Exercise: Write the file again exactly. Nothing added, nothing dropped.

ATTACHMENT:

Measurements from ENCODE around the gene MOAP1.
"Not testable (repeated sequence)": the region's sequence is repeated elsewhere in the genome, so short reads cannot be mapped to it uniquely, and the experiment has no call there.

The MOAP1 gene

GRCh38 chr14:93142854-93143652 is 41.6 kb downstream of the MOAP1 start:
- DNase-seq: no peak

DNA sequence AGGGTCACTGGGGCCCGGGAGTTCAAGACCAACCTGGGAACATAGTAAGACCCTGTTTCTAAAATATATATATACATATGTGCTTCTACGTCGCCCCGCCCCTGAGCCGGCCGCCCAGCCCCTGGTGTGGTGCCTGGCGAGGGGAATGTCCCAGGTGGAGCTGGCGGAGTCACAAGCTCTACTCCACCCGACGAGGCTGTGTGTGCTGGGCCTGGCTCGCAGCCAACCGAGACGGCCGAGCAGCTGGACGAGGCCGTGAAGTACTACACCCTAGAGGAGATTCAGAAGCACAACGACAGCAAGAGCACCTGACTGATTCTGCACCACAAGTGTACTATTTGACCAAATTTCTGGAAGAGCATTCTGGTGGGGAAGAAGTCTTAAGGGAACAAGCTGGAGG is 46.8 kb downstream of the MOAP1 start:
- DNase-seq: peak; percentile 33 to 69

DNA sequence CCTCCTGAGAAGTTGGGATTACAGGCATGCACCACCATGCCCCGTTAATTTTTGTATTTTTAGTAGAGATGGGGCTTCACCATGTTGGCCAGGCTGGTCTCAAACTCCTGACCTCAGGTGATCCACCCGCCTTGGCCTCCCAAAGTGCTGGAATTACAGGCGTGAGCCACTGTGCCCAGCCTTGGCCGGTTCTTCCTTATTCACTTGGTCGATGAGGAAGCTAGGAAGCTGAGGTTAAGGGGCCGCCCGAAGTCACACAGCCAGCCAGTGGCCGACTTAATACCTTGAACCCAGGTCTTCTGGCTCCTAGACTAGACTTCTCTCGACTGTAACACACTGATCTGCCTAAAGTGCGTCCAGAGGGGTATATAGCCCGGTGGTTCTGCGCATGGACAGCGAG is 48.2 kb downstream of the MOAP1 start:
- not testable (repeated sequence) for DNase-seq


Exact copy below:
Measurements from ENCODE around the gene MOAP1.
"Not testable (repeated sequence)": the region's sequence is repeated elsewhere in the genome, so short reads cannot be mapped to it uniquely, and the experiment has no call there.

The MOAP1 gene

GRCh38 chr14:93142854-93143652 is 41.6 kb downstream of the MOAP1 start:
- DNase-seq: no peak

DNA sequence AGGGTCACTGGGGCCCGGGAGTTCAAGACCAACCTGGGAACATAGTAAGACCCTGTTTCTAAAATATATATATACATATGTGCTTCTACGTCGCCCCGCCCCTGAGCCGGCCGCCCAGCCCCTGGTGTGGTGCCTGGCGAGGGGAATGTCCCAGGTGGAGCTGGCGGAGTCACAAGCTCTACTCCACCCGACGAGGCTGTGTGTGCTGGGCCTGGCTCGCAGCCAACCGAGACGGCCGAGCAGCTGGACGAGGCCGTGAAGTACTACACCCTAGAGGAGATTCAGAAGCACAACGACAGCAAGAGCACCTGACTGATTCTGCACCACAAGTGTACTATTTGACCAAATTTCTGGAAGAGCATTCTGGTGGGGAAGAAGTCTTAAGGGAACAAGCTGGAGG is 46.8 kb downstream of the MOAP1 start:
- DNase-seq: peak; percentile 33 to 69

DNA sequence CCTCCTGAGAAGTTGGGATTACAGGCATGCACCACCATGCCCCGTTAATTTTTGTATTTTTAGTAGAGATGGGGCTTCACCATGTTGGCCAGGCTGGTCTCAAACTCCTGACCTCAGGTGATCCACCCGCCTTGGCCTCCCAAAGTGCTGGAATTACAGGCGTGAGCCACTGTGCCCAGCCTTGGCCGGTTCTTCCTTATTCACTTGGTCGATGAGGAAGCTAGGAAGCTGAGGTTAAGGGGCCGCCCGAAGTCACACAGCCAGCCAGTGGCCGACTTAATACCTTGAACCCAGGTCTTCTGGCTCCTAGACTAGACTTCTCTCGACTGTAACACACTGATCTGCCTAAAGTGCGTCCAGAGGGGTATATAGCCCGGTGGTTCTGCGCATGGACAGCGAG is 48.2 kb downstream of the MOAP1 start:
- not testable (repeated sequence) for DNase-seq